The committee also heard from former Trump campaign spokesperson Katrina Pierson, who testified about her concerns about those planning for Jan. 6.

And the panel showed anew that on the day of the rally, Trump intended to join the mob at the Capitol.

“March to the Capitol after,” Trump said in a draft tweet about the rally.

This was the only hearing this week, as new details emerge. An expected prime-time hearing Thursday has been shelved for now.

This week’s session comes after former White House aide Cassidy Hutchinson provided stunning accounts under oath of an angry Trump who knowingly sent armed supporters to the Capitol on Jan. 6 and then refused to quickly call them off as violence erupted, siding with the rioters as they searched menacingly for Vice President Mike Pence.

Trump has alleged that Cassidy’s account is not true. But Cipollone, at Friday’s private session, did not contradict earlier testimony. Raskin said the panel planned to use “a lot” of Cipollone’s testimony.

On Dec. 29, the Proud Boys chairman posted a message on social media that said members planned to “turn out in record numbers on Jan. 6th,” according to a federal indictment.

The group planned to meet at the Washington Monument, its members instructed not to wear its traditional black and yellow colors but be “incognito.”

The Proud Boys have said their membership grew after Trump, during his first debate with Biden, refused to outright condemn the group but instead told them to “stand back and stand by.”

The night before Jan. 6, Proud Boys leader Enrique Tarrio met with Oath Keepers leader Rhodes at an underground parking garage, according to court filings along with images a documentary filmmaker trailing the group provided to the panel.

The Oath Keepers had also been organizing for Jan. 6 and established a “quick response force” at a nearby hotel in Virginia, according to court filings.

After the Capitol siege, Rhodes called someone with an urgent message for Trump, another group member has said. Rhodes was denied a chance to speak to Trump, but urged the person on the phone to tell the Republican president to call upon militia groups to fight to keep the president in power.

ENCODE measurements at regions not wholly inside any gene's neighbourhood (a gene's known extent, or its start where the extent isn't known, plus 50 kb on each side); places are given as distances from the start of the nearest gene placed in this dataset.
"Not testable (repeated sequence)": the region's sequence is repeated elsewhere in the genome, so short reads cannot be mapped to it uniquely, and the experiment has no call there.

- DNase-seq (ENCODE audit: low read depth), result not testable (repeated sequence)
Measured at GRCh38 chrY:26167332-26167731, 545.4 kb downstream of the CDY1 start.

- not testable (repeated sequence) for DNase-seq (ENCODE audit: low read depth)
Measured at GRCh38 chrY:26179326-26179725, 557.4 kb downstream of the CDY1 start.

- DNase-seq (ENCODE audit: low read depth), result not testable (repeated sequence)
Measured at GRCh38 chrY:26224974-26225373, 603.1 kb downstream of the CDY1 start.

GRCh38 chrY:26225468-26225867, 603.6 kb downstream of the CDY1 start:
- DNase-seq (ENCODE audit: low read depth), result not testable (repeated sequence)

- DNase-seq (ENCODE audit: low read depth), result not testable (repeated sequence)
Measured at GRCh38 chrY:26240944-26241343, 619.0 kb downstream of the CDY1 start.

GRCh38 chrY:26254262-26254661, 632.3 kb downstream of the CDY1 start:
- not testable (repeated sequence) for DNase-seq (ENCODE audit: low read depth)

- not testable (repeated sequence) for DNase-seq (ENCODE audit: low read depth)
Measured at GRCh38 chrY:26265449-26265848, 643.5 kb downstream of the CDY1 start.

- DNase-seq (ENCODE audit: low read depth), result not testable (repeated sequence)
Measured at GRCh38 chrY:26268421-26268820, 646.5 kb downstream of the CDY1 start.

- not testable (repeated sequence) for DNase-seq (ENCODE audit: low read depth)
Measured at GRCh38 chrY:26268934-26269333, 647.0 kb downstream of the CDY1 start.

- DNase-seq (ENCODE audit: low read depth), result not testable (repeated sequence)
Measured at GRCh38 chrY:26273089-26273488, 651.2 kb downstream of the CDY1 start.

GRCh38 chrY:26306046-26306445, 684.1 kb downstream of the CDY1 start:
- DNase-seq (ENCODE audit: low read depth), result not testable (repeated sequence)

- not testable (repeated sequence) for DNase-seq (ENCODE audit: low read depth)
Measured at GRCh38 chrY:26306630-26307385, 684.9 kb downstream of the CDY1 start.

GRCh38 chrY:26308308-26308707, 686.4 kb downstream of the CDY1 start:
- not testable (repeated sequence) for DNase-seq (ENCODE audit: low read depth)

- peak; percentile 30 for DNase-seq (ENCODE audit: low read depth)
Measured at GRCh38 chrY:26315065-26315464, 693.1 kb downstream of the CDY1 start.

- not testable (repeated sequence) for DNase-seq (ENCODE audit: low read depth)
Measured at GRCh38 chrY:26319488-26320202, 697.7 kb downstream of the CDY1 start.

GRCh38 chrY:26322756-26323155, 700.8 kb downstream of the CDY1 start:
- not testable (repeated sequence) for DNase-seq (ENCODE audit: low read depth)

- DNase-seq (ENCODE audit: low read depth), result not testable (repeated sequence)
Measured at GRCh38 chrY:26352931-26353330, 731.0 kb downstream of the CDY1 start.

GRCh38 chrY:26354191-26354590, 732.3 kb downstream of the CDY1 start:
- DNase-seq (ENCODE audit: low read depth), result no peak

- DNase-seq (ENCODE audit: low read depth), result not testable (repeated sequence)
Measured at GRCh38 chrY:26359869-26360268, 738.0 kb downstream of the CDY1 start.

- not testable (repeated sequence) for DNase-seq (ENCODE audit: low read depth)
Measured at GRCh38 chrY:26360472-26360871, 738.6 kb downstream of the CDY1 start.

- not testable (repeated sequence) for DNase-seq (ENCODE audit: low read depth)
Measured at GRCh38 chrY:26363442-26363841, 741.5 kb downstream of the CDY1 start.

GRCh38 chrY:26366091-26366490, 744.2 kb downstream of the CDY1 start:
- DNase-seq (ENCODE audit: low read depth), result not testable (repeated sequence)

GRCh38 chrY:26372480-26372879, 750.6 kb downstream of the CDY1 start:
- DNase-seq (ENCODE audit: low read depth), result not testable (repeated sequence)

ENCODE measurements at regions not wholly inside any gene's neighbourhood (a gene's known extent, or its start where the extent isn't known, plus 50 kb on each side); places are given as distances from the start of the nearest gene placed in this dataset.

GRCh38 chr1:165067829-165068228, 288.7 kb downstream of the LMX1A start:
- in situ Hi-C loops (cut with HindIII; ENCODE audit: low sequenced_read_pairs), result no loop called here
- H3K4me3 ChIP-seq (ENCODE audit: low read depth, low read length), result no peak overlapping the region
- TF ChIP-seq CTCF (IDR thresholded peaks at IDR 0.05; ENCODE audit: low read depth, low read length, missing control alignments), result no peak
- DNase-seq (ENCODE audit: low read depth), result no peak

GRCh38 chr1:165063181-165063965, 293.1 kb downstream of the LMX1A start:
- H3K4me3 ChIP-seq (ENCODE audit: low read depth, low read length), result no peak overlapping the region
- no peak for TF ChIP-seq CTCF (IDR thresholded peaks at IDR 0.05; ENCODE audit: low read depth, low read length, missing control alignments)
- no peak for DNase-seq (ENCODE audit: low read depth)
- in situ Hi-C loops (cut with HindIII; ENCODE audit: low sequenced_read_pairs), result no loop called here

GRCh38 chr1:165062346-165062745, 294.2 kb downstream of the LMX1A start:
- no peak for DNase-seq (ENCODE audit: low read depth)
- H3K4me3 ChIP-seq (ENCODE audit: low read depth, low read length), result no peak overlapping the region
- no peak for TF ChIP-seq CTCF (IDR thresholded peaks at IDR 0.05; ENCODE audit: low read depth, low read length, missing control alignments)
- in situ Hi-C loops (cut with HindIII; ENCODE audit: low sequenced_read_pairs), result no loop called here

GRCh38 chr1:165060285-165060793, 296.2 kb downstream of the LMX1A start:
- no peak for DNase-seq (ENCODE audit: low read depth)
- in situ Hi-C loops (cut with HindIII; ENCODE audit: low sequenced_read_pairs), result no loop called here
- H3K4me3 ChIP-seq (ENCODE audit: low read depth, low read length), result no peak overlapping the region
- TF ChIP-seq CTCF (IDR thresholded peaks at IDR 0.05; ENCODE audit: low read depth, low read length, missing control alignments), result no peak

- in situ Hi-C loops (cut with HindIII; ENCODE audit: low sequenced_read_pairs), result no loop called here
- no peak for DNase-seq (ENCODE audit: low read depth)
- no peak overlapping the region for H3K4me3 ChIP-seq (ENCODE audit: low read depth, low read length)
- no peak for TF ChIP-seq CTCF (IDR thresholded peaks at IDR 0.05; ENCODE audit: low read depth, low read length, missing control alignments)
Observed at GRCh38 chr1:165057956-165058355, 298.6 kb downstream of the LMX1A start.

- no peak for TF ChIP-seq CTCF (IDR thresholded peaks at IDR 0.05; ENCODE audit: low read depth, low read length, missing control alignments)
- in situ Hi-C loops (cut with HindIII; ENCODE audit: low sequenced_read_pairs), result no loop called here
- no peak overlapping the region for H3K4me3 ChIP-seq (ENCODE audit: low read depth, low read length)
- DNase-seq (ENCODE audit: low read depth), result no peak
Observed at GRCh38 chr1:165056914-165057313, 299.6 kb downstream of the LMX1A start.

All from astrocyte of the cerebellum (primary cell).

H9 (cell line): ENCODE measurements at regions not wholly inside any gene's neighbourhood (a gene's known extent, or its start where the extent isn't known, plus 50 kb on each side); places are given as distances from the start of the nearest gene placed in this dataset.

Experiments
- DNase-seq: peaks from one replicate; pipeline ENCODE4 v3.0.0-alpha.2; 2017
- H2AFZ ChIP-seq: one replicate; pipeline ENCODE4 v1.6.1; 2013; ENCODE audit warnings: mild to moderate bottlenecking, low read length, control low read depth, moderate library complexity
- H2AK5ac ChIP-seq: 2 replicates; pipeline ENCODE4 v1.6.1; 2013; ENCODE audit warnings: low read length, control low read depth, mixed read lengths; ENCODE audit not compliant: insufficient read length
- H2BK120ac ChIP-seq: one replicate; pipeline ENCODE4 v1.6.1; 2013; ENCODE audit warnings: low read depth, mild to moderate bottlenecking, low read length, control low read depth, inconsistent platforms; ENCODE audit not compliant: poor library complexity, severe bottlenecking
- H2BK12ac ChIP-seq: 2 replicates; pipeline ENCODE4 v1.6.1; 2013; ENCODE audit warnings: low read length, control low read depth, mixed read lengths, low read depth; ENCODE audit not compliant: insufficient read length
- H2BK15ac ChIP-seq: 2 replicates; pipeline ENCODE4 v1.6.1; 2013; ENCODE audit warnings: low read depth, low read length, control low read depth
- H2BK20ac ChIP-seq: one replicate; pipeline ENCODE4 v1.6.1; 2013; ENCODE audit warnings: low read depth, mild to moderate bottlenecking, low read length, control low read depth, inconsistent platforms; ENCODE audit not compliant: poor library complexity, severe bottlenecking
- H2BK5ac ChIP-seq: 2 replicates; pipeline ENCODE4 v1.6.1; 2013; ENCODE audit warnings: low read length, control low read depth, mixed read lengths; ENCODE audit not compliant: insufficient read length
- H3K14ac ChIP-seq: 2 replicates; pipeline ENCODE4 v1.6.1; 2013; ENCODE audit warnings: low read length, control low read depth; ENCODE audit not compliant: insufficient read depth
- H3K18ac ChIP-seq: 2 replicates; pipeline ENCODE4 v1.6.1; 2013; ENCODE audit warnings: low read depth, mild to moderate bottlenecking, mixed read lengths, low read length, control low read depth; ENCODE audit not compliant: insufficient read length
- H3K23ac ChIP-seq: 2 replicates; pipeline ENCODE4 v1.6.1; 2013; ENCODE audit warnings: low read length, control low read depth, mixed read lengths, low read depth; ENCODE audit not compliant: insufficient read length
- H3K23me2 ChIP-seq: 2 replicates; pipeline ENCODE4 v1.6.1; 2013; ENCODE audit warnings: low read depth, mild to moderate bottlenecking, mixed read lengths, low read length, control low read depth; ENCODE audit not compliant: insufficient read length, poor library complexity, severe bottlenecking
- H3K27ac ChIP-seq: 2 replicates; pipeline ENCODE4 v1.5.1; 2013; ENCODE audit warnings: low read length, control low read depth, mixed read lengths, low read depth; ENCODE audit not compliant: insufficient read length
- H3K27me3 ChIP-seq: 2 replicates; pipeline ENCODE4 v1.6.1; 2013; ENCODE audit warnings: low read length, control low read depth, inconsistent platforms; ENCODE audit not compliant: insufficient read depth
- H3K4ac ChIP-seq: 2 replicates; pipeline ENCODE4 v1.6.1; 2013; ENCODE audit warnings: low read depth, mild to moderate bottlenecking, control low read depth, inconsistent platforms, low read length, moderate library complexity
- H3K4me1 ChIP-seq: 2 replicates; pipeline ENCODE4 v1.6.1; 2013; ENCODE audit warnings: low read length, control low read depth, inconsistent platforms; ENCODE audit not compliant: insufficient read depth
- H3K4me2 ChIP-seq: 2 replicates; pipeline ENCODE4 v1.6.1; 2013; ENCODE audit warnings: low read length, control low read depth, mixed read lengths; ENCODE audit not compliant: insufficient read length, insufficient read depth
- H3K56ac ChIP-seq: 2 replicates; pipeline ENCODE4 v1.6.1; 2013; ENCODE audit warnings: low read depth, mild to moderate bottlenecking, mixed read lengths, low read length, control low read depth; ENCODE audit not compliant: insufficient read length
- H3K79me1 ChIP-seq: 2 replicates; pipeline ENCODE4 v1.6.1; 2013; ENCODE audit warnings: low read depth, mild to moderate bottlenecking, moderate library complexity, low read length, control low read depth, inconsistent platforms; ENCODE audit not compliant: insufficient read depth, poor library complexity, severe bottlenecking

An attorney for Rhodes recently told the committee that he wants to testify publicly. Rhodes was already interviewed by the committee privately, and it’s unlikely the panel will agree.

The panel also intends to note that many of the Trump supporters who stormed the Capitol appeared to be QAnon believers. Federal authorities have explicitly linked at least 38 rioters to the pro-Trump conspiracy theory, according to an Associated Press review of court records.

One of the most recognizable figures from the attack was a shirtless Arizona man who called himself the “QAnon Shaman,” carried a spear, and wore face paint and a Viking hat with fur and horns.

A core belief among QAnon followers is that Trump was secretly fighting a cabal of “deep state” operatives, prominent Democrats and Hollywood elites, some of whom worship Satan and engage in sex trafficking of children.

The panel has shown, over the course of fast-paced hearings and with eyewitness accounts from the former president’s inner circle, that Trump was told “over and over,” as Cheney said, that he had lost the election and his claims of voter fraud were just not true. Nevertheless, Trump summoned his supporters to Washington and then sent them to the Capitol in what panel Chairman Bennie Thompson, D-Miss., has called an “attempted coup.”

The Associated Press contributed to this report.

— Reach Matt Enright via email at menright@yorkdispatch.com or via Twitter at @Matthew_Enright.